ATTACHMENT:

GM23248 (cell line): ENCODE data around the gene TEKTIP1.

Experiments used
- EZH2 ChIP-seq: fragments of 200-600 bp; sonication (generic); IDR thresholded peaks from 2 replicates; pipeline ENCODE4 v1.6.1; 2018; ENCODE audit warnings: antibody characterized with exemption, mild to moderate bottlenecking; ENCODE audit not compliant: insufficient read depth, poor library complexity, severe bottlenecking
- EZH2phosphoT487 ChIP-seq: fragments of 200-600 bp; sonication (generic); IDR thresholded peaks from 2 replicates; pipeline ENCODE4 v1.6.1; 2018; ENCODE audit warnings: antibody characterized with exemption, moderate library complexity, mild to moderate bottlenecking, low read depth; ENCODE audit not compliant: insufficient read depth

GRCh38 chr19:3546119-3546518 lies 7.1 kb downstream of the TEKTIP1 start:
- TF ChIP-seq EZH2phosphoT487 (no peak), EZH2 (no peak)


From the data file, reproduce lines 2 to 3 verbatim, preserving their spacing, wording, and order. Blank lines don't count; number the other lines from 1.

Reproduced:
Experiments used
- EZH2 ChIP-seq: fragments of 200-600 bp; sonication (generic); IDR thresholded peaks from 2 replicates; pipeline ENCODE4 v1.6.1; 2018; ENCODE audit warnings: antibody characterized with exemption, mild to moderate bottlenecking; ENCODE audit not compliant: insufficient read depth, poor library complexity, severe bottlenecking